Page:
Doctoral research in progress
These three greenhouses are 20% of their original size. The wooden figures inside would be 150 cm (approximately 5 foot) tall in real life. The full size version of these greenhouses are intended to be used in drylands where growing food crops is very difficult due to the lack or expense of irrigation water. Drylands are areas with very little rainfall, similar to the regions here in the Mediterranean Biome.
Usually the ‘skin’ of greenhouses are either made of glass or plastic. The greenhouses here are a little bit different. The outer skin is made of a knitted material which blocks the sunlight, preventing the scorching of the sensitive plants inside. This protective layer reacts to the amount of sunshine: More sunshine > hotter it gets > more it closes its pores >reducing the amount of sun rays into the greenhouse.
What makes these greenhouses really different is that it ‘makes’ its own water. A process called ‘moisture harvesting’. Similar to when a knitted sweater is left outside during the night. Even when it was a completely dry night, this sweater feels damp. This dampness is caused by fibres having absorbed the water which is in the air (or better: shares the same space as air). On a dry day, this sweater will eventually dry. The water in the fibres evaporated.
This research investigates this process. Preventing the moisture collected overnight from evaporating and to use it as irrigation water instead. The white/chequered water harvesting fabric is visible inside the greenhouse. The Mediterranean Biome at the eden project provides an environment very close to the conditions in the drylands. There is a weather station outside the greenhouses, constantly measuring the temperature and the humidity. The weather station can also measure the wind direction, wind speed and direction. Within the biome these are not relevant. Inside the greenhouses in the back is another sensor, measuring temperature and humidity.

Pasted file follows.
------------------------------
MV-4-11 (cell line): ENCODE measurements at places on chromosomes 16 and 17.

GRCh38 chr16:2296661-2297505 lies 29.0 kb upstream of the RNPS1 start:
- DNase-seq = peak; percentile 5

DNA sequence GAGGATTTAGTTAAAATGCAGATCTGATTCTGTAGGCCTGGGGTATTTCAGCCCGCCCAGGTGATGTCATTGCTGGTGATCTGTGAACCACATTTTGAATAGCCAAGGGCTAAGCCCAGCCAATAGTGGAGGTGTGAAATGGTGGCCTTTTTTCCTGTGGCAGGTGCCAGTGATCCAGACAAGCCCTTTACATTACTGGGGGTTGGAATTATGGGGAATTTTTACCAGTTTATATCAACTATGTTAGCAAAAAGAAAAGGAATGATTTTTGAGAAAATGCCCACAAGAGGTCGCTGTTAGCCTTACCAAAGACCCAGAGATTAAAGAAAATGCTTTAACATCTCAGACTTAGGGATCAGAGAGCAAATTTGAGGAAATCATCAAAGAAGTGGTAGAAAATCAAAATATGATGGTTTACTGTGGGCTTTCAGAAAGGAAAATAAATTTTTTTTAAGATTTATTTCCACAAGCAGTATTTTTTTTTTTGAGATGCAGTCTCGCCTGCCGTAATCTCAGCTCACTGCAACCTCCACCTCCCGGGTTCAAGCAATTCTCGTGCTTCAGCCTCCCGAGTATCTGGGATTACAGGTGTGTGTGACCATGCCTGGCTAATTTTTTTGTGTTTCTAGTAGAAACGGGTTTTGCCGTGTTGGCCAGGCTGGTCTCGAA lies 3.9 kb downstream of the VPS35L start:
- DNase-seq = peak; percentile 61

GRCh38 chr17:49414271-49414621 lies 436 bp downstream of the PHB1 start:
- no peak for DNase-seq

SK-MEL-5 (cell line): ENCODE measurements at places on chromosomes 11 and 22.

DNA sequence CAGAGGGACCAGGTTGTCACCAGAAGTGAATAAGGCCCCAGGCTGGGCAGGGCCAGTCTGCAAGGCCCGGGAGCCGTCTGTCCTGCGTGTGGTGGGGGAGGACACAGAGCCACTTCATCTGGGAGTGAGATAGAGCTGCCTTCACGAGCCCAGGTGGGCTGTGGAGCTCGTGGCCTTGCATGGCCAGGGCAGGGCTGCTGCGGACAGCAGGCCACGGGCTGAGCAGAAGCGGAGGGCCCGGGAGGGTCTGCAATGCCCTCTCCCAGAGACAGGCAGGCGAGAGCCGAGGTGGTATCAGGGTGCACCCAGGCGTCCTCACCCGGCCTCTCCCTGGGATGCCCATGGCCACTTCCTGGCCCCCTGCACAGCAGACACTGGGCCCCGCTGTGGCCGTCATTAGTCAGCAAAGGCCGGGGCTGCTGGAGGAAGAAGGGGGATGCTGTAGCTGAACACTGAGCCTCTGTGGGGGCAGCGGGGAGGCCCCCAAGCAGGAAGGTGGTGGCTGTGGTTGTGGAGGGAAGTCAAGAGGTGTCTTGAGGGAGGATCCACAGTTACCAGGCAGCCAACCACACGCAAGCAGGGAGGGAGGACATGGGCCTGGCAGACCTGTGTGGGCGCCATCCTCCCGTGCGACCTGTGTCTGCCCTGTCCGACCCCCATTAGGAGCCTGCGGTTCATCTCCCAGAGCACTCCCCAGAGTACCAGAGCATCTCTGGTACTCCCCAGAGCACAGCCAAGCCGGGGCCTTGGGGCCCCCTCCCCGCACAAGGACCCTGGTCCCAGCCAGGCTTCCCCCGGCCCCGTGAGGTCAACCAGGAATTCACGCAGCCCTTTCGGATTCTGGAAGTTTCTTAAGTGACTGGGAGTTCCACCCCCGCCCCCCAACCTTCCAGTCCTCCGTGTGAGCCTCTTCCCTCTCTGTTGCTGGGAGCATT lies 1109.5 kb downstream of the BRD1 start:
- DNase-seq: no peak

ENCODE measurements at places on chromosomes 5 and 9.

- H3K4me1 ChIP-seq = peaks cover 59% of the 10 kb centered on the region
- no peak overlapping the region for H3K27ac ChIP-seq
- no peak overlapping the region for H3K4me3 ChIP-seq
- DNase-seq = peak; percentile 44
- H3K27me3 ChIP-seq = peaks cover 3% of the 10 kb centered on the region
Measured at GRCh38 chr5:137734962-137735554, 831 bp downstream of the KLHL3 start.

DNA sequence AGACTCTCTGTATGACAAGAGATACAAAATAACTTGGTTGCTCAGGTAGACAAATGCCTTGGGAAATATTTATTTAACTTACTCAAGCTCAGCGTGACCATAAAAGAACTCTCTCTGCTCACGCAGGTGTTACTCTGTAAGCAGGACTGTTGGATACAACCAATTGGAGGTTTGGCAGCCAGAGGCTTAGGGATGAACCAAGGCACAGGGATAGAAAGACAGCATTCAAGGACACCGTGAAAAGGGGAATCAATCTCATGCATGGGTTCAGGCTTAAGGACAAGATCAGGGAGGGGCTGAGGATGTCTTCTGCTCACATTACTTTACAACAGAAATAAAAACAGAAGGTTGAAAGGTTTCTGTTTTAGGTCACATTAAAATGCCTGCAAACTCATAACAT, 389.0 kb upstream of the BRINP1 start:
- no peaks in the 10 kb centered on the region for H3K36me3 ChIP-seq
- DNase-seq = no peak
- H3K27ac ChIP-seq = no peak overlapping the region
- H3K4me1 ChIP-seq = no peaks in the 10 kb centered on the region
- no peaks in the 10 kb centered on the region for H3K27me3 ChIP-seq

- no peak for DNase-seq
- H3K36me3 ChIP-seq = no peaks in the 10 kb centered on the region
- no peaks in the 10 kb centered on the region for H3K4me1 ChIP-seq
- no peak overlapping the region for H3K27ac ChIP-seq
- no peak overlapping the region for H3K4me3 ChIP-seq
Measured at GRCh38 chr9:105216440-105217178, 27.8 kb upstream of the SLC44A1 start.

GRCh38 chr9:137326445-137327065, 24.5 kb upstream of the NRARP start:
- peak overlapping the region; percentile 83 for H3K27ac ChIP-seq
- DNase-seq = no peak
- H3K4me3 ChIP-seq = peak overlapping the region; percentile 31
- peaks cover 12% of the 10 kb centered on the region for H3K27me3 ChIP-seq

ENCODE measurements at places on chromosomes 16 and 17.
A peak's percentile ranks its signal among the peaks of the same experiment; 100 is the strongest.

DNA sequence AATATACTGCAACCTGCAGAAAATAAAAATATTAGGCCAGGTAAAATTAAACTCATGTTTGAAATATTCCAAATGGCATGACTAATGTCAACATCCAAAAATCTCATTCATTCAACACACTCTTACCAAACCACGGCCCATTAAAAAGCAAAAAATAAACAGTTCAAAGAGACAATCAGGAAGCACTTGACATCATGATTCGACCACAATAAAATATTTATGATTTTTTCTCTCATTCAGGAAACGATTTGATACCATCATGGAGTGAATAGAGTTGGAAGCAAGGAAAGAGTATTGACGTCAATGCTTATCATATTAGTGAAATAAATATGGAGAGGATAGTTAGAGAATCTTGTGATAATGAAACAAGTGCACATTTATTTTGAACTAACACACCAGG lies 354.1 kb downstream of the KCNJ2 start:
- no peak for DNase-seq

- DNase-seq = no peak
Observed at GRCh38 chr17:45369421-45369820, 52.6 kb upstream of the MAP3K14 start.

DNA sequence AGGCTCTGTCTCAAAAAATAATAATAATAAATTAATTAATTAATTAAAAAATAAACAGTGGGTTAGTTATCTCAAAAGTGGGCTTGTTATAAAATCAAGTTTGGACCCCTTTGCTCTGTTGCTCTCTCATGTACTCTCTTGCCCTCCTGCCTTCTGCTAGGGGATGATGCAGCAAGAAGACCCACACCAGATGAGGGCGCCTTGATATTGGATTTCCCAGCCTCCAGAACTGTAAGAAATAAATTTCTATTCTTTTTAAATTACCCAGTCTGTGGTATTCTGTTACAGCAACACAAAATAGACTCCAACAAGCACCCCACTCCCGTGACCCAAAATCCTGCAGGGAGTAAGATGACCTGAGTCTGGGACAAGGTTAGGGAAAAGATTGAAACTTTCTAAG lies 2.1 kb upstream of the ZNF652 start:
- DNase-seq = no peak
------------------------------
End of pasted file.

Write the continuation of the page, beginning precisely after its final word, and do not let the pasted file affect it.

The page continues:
With this set-up data will be collected which will show what difference in climate the greenhouse makes. The collected data will be stored online. The data from the weather station inside the Mediterranean Biome can be viewed by clicking the weather sticker above (it will link directly to the data of the outside weather station). By analysing those weather data, the best way of designing a self-sufficient greenhouse can be found.
Many thanks to the Eden Team; especially to Catherine Cutler, Michael Cutler and Dina Gallick who made this installation possible. Many thanks also to Diana, Carla and all of the Narrator Team, tirelessly answering visitor’s questions. Thank you Sue for your support, patience and understanding. You can have the garage, living room and spare bedroom back.
The installation was on display from June 2016 to December 2016. The greenhouse with the knitted glass as cover found a new home in the ‘Secret Garden’ at the Ipsley CE RSA Academy.
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